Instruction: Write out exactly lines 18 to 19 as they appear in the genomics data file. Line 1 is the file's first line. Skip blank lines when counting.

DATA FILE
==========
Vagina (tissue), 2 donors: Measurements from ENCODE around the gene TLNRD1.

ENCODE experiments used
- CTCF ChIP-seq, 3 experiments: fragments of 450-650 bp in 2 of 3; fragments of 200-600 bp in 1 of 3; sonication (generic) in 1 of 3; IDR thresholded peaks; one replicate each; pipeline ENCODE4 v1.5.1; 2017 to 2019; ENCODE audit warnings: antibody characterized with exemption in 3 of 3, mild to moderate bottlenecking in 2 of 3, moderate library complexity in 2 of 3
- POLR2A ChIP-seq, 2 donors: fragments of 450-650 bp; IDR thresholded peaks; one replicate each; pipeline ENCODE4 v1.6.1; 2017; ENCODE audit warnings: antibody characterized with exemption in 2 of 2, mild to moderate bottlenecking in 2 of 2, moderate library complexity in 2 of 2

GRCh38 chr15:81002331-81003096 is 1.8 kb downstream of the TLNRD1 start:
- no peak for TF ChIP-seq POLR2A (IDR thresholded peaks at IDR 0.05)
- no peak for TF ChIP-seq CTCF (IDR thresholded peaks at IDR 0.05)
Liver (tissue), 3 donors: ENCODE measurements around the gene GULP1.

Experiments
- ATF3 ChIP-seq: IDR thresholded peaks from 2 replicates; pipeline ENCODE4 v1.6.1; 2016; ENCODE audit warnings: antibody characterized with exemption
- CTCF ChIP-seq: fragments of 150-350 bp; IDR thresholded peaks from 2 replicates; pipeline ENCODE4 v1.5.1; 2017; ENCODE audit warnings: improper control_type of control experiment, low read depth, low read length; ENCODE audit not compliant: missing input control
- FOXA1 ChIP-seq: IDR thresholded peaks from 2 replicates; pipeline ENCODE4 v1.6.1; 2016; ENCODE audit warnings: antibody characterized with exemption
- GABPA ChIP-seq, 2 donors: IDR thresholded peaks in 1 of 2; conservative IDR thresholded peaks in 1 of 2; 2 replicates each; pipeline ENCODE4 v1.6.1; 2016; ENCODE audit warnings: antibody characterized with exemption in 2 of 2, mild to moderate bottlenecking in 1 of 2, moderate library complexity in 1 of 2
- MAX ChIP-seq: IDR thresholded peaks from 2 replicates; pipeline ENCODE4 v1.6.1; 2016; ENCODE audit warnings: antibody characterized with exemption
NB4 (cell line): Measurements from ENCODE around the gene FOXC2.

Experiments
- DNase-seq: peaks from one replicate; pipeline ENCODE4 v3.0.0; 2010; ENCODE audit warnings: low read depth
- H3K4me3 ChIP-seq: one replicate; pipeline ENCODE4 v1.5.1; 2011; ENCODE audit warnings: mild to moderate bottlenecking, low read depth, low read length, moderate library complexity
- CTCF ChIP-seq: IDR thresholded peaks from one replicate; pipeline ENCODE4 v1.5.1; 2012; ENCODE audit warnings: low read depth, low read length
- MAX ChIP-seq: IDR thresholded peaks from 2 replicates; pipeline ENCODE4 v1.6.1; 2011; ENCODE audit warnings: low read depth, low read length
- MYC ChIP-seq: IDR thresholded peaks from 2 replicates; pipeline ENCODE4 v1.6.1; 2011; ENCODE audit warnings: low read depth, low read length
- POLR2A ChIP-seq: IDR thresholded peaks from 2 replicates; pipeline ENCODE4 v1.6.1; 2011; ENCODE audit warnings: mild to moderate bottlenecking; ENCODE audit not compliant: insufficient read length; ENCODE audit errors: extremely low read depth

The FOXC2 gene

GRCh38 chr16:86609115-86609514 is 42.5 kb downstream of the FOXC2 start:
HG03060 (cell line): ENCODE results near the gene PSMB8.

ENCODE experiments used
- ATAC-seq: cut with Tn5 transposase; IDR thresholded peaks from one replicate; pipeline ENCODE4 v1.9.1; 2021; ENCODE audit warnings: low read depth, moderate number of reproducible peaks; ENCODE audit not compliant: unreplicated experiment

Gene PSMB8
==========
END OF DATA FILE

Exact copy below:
- H3K4me3 ChIP-seq: one replicate; pipeline ENCODE4 v1.5.1; 2011; ENCODE audit warnings: mild to moderate bottlenecking, low read depth, low read length, moderate library complexity
- CTCF ChIP-seq: IDR thresholded peaks from one replicate; pipeline ENCODE4 v1.5.1; 2012; ENCODE audit warnings: low read depth, low read length